Something about me that people may not know: I came to Virginia from Canada on a golf scholarship — with aspirations of playing on the PGA tour! Maybe the senior tour is still a chance!
A quote that inspires me: “Question everything.”
My friends describe me as: Hopefully they would describe me as a good friend, who is always willing to lend a hand, or just spend time together.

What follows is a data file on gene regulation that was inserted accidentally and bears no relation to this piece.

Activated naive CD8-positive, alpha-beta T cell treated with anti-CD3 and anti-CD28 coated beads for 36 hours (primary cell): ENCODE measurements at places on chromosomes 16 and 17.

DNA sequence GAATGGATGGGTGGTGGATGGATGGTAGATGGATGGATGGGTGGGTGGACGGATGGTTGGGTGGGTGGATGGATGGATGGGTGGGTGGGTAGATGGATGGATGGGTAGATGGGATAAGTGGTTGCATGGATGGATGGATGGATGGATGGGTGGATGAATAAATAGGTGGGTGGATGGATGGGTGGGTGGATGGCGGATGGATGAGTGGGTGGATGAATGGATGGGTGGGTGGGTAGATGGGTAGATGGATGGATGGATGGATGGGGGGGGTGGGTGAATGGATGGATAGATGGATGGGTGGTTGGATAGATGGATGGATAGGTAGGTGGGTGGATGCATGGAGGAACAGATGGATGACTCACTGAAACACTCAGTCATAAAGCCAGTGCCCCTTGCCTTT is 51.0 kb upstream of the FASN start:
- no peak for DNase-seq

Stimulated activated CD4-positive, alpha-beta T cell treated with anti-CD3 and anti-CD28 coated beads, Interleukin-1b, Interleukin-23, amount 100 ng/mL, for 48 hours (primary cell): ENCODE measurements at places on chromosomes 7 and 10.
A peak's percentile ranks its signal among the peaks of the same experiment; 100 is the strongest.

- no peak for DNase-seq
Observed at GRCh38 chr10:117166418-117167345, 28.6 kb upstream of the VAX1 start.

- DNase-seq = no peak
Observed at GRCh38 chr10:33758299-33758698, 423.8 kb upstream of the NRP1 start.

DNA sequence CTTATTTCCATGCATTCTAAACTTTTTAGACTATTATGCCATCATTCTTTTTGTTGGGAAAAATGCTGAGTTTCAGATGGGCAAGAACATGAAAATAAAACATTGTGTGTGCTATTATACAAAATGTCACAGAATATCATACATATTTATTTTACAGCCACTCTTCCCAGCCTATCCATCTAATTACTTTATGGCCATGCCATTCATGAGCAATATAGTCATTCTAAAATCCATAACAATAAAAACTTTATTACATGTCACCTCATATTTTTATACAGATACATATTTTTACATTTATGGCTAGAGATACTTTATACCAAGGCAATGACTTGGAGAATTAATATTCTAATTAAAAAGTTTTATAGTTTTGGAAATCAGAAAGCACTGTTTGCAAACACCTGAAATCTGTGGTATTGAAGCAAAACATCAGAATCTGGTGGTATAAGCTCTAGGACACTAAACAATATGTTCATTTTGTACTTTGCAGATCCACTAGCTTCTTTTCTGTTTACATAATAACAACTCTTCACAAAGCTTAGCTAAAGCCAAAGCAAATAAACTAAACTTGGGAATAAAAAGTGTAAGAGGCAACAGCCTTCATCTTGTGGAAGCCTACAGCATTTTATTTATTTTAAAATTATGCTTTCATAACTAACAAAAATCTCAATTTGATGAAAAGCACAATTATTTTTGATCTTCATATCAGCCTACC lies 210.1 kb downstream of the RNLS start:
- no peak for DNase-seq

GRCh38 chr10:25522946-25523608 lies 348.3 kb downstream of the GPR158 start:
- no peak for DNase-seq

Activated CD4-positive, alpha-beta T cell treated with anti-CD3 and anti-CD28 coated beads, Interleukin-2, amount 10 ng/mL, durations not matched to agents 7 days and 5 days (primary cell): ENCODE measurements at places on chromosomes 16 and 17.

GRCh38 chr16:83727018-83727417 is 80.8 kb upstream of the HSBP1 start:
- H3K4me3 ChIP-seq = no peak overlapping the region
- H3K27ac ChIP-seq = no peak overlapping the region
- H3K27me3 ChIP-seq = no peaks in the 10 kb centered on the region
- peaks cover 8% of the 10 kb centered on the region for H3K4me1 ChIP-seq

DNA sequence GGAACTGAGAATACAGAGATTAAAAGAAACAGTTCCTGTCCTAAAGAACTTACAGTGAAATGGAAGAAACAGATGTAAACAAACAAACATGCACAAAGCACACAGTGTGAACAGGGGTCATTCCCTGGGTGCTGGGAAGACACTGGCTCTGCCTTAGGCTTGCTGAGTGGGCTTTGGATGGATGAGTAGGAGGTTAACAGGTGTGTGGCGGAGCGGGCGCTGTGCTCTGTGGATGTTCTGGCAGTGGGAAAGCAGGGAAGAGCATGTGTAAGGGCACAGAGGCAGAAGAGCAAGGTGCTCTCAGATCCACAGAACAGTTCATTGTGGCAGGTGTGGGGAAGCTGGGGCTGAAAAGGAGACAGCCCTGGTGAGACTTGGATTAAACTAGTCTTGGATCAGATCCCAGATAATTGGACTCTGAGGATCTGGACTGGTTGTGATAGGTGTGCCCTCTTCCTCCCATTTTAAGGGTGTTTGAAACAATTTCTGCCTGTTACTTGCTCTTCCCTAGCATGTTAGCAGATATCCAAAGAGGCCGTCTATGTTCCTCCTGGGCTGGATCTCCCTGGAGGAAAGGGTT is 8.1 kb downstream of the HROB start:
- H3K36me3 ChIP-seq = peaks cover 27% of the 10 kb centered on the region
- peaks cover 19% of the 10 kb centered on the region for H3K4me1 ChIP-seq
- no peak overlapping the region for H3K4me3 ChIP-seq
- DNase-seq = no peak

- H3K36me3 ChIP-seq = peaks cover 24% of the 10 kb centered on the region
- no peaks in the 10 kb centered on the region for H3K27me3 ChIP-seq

At the top of my “to-do” list:Finish all the half-finished projects around the house!
Best late-night snack: (Real) poutine from a food truck in Canada.
The best thing my parents ever taught me: The value of commitment. If you commit to do something it is important that you meant it and see it through.
The person who influenced me the most: My dad.
Book that influenced me the most: “Complications: A Surgeon’s Notes on an Imperfect Science” by Atul Gawande.
What I’m reading now: “Think Again: The Power of Knowing What You Don’t Know” by Adam Grant.
Next goal: Finish the year with a smaller to-do list than I started with!